At a time when much of the world is looking with a mix of envy and excitement at the recent boom in USA unconventional gas from shale rock, when countries from China to Poland to France to the UK are beginning to launch their own ventures into unconventional shale gas extraction, hoping it is the cure for their energy woes, the US shale boom is revealing itself to have been a gigantic hyped confidence bubble that is already beginning to deflate. Carpe diem!
To finish off a subject with which I have grown increasingly frustrated in recent years. Over at the European Tribune Cyrille spotted a major blunder published in a high profile peer reviewed publication. Young researchers are constantly under pressure to publish peer reviewed articles, and in great quantities, invariably bumping against an impenetrable wall of rejection. Meanwhile established researchers are able to publish the most egregious rants. Is it a group think issue? or simply the reflection of an elite that instinctively reacts against novelty? Whichever it is, the peer review process is in need of some serious rethinking.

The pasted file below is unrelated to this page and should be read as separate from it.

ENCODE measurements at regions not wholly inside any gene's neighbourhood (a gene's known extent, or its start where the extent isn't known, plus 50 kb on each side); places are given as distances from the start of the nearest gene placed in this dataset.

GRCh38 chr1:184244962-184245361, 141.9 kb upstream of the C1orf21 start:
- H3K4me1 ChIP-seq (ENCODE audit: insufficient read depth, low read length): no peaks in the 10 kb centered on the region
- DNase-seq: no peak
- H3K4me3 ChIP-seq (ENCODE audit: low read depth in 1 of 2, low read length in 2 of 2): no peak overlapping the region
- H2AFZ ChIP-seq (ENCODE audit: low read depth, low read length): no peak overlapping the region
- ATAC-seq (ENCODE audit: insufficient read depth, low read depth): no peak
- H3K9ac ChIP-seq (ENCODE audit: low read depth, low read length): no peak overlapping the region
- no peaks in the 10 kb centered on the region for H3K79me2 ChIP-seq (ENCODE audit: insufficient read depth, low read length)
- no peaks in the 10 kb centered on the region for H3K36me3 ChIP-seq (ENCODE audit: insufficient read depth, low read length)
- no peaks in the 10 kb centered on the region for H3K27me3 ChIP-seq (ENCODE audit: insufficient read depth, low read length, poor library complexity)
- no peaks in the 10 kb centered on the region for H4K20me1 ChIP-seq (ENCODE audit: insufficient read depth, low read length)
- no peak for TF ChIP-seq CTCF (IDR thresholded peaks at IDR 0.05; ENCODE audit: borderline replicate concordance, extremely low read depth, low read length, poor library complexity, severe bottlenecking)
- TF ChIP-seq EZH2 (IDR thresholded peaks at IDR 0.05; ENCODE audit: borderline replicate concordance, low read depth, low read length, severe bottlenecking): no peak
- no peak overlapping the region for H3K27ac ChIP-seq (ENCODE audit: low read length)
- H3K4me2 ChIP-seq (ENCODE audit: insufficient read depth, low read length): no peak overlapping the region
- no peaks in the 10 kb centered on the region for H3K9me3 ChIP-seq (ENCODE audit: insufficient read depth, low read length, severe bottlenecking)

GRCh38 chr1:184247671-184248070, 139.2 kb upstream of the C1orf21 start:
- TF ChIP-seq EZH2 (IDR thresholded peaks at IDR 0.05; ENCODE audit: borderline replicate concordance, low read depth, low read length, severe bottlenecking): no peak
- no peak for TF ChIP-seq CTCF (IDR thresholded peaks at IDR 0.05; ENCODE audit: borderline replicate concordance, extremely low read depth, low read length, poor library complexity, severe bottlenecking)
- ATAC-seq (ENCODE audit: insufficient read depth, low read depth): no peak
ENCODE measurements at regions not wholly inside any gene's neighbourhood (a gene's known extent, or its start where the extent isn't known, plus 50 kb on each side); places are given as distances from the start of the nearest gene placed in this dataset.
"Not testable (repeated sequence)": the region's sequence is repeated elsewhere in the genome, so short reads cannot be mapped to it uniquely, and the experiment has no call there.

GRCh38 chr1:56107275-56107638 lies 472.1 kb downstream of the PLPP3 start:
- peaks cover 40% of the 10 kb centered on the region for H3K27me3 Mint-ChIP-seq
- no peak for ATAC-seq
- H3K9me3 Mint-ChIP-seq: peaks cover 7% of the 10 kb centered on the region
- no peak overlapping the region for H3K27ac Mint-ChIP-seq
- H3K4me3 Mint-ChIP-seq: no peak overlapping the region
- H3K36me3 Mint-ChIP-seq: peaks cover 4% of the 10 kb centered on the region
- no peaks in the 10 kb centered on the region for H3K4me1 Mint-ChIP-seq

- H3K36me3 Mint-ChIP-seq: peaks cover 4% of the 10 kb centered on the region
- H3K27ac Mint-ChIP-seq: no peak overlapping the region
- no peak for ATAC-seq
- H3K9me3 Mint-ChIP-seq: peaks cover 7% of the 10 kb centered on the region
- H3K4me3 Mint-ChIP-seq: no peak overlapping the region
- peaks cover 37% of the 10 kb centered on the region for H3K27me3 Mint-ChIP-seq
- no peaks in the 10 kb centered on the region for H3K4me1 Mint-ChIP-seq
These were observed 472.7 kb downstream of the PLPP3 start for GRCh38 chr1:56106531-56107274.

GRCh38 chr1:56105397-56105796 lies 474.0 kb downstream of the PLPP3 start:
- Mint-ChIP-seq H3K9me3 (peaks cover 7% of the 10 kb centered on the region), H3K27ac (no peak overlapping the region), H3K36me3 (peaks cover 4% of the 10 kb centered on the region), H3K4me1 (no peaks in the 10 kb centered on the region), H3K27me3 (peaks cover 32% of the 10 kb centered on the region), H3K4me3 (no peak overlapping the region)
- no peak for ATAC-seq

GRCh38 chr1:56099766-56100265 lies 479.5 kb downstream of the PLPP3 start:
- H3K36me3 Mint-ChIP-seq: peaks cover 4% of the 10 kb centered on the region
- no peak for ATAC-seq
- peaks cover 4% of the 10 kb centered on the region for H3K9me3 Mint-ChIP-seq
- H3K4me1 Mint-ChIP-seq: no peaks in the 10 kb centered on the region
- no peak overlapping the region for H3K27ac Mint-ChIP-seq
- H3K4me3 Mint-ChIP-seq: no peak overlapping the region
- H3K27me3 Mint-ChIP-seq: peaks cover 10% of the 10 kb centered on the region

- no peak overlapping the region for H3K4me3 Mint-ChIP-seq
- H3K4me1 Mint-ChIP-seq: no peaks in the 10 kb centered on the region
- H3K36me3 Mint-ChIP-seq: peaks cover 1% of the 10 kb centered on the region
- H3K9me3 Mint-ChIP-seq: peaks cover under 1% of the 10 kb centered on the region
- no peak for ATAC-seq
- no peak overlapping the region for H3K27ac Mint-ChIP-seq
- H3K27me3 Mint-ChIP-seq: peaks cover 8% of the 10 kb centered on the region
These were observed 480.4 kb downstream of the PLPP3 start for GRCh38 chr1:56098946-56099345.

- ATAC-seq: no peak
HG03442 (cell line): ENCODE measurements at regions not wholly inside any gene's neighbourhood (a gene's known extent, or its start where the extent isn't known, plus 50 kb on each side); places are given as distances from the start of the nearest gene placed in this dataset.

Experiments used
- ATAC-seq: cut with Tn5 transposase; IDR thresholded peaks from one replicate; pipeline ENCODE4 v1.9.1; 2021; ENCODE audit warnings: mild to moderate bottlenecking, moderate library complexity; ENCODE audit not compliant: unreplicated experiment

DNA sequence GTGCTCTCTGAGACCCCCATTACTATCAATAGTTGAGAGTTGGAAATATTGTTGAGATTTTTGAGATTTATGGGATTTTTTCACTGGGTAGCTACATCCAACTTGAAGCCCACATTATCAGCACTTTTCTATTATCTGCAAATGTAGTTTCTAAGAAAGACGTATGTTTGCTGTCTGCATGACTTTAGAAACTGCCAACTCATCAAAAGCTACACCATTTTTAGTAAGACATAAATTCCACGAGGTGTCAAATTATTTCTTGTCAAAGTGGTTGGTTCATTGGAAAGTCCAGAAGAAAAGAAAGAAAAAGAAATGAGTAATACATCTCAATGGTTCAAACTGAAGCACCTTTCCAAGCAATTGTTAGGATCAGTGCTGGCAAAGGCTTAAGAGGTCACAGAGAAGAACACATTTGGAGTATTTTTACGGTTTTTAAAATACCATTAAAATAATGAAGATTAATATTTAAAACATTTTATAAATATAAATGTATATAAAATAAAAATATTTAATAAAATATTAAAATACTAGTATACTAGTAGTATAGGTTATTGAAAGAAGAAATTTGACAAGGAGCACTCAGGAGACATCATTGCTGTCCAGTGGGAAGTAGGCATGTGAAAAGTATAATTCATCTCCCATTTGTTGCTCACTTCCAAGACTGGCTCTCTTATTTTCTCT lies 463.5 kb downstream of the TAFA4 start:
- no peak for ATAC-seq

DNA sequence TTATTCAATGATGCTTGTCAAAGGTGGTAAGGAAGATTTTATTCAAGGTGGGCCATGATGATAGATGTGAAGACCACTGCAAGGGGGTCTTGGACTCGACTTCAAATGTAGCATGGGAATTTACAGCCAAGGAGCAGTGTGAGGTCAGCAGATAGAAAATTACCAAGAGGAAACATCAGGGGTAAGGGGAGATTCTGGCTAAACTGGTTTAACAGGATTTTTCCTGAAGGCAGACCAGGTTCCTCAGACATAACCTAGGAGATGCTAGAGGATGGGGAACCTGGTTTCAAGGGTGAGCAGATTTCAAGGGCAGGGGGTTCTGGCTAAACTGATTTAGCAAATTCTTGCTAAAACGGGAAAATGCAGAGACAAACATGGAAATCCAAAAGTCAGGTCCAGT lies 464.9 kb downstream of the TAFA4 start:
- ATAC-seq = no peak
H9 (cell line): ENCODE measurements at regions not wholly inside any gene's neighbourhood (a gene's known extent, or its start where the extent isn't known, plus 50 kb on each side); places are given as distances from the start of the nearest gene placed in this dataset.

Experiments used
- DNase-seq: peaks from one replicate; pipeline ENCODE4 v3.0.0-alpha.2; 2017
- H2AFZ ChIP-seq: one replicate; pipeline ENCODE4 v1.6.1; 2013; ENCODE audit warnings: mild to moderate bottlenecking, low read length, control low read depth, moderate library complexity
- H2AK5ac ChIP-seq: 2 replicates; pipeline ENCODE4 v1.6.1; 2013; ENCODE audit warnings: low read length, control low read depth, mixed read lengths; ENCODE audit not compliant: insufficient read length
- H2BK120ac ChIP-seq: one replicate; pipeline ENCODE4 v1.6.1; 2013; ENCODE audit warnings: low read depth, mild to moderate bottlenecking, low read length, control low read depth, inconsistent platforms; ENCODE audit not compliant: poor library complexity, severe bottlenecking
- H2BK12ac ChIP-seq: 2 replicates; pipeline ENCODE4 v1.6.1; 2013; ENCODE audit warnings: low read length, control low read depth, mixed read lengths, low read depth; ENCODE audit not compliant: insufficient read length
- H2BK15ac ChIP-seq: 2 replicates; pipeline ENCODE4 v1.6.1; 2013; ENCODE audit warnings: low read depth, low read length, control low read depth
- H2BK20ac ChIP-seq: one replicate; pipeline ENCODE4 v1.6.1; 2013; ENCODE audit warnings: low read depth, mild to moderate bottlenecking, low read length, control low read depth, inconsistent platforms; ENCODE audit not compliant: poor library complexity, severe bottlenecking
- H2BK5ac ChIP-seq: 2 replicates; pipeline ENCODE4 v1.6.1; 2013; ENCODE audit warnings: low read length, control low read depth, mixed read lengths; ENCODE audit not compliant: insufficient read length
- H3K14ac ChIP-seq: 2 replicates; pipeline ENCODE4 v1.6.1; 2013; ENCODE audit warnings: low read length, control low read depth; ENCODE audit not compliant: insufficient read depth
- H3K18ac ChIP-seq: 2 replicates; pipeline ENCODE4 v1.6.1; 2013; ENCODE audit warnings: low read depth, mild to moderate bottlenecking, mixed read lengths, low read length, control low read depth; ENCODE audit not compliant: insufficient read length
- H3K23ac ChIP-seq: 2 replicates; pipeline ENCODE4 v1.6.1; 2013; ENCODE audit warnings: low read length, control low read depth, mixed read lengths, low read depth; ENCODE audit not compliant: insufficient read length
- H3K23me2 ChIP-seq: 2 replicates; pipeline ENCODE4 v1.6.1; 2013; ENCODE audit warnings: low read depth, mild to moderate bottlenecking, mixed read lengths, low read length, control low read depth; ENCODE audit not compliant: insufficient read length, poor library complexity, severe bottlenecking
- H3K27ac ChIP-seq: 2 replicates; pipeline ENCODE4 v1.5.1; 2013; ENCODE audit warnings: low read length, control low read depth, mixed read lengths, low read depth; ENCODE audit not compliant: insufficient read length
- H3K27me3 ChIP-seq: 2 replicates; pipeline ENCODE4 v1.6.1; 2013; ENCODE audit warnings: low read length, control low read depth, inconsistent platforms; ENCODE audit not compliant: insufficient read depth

European Tribune
What happened to the scientific process?
Cyrille, 12-03-2013

What you then learn is that, when there is such a clear stratification, you should never make the kind of model called a "regression" on the whole of the data (but you might do so on each strata).

So guess what our four op-ed writers had done? They ran a regression on the whole of the data.

Now, that this could be published in the Wall Street Journal should not necessarily come as a surprise. The WSJ probably has less truth in it than Pravda ever had (although at least its title is not misleading in the way Pravda -truth- was. It really is what Wall Street wants to read). But their op-ed was based on a published paper.
And that's it. Have a nice weekend and don't forget the F1 circus is back.